Texas hornshell mussel placed on the endangered species list
From Staff and Wire Reports
Feb. 13, 2018 at 12:05 a.m.
A freshwater mussel species once found throughout the Rio Grande drainage has been placed on the U.S. endangered species list — the same protection being sought for at least one of the 37 types of mussels found in East Texas rivers and streams.
The U.S. Fish and Wildlife Service issued the listing last week for the Texas hornshell, drawing praise from environmentalists and criticism from a Republican congressman.
Michael Robinson at the Center for Biological Diversity said the listing gives the unique mussel an excellent chance of survival "in the face of would-be dam builders and polluters" in the mussel's habitat.
"This is good news for the hornshell and for all of us who rely on clean water and find solace and peace in rivers that still flow," Robinson said.
The Santa Fe, New Mexico-based WildEarth Guardians said it was pleased with the listing because there are only five known populations of Texas hornshell remaining in the U.S.
"Freshwater mussels are one of the most endangered groups of animals in the United States," said Taylor Jones, endangered species advocate for WildEarth Guardians. "We are thrilled that the hornshell now has the legal protections it needs to escape extinction."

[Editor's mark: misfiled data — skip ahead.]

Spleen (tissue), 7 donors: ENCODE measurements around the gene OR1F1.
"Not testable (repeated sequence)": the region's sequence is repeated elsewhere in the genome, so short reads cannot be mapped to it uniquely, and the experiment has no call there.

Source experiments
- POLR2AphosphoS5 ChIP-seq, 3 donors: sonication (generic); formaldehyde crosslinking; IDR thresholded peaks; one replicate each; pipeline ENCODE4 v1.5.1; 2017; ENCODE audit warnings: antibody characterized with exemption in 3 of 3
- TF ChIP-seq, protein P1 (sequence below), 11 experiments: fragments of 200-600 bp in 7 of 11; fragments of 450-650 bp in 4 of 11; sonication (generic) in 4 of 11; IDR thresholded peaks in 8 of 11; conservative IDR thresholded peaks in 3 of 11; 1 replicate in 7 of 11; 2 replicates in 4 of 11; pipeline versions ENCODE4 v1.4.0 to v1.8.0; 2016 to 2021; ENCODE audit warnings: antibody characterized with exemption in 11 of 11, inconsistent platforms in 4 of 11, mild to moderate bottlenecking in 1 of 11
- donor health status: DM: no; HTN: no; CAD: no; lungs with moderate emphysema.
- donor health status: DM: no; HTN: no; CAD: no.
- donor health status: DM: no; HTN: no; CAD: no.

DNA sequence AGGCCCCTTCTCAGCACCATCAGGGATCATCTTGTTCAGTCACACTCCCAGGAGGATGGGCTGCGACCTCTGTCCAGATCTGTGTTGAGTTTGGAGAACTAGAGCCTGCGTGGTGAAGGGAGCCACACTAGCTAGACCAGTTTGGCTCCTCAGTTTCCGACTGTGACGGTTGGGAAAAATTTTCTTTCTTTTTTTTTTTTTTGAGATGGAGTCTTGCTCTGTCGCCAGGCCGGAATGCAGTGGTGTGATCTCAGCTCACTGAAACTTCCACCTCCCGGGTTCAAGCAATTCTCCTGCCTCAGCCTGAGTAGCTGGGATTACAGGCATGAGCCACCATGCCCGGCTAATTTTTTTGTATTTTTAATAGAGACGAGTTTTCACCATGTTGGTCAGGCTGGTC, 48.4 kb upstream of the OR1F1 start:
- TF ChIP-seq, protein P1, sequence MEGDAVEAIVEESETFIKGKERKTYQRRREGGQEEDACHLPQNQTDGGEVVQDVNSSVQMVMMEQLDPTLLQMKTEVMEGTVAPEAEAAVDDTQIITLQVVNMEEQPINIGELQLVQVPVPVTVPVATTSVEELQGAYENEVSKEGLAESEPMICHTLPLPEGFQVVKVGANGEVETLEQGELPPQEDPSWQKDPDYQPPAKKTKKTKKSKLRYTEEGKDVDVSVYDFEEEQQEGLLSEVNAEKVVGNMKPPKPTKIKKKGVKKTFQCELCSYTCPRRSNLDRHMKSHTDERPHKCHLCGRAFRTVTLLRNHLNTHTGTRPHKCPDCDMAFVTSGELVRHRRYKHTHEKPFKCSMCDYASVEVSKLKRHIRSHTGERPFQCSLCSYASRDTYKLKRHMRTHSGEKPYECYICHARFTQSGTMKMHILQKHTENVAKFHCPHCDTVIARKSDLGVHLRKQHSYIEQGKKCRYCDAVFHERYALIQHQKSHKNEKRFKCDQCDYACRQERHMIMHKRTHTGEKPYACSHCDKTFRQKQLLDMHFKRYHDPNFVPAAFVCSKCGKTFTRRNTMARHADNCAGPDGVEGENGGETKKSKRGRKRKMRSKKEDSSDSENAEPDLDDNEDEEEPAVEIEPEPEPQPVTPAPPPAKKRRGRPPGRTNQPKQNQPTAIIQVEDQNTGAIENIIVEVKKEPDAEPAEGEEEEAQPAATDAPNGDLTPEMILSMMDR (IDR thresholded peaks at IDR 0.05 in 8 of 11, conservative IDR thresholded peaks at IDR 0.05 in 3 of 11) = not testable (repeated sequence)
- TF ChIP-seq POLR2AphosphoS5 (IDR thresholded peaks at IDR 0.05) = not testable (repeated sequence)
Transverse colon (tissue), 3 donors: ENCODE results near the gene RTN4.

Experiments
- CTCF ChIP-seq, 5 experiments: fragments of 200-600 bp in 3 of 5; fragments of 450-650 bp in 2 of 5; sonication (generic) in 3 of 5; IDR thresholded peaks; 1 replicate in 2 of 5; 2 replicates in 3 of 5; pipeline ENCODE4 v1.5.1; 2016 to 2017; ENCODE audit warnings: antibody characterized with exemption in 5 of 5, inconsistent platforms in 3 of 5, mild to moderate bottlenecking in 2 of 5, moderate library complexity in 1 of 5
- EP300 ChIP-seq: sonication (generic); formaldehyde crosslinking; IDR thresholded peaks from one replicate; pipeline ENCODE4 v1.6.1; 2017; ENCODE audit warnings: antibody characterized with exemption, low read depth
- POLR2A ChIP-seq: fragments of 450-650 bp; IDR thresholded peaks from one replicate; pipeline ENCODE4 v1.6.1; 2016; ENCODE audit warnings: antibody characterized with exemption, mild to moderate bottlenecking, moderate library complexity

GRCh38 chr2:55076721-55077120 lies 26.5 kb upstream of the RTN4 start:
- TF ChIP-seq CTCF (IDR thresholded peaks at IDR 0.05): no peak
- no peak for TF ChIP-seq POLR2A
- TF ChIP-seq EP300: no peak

But Rep. Steve Pearce, a Hobbs, New Mexico, Republican, said the listing could harm local communities, businesses and jobs, and may reduce New Mexico's revenues from local energy production.
"I am troubled that the (Fish and Wildlife Service) decided to make this decision despite a serious lack of scientific information," he said in a statement.
Texas hornshell can be found in the Black River of southeastern New Mexico, the Pecos and Devils rivers in Texas, and two populations on the Lower Rio Grande.
The same endangered species protection is being sought for the Triangle Pig Toe mussel, which research based at the University of Texas at Tyler has found only in a few places in the region.
Only the Angelina River near the Cherokee County line has yielded significant numbers of the mussel, said Dr. Neil Ford, professor of biology leading the UT Tyler research.
"The rare species may have always been rare, but when we start building dams and moving things, they seem to be more susceptible to problems," he said last year.
One of the biggest threats to freshwater mussels is nitrogen runoff from farming and chicken farms.
"When you go look at those areas, the water is solid green, and it oftentimes has vegetation, like duckweed, just covering it," Ford said.
In the areas with significant runoff, mussel populations are nonexistent because the mussels are unable to get the sunlight they need to thrive.
UT Tyler research done last summer was aimed at testing responses to environmental stressors in hopes of helping determine which factors cause die-outs. Last summer's work also was attempting to determine if the mussels can survive bank collapse or if banks must be better managed to increase survival rates.
Such work is important, biology student Marisa Quevedo told the Tyler Morning Telegraph last summer, because research has shown freshwater mussels tend to decline in numbers as aquatic environments change for the worse.
"Often, the deletion of a small niche species in an environment leads to a drastic change in other species' populations and local environment," she said.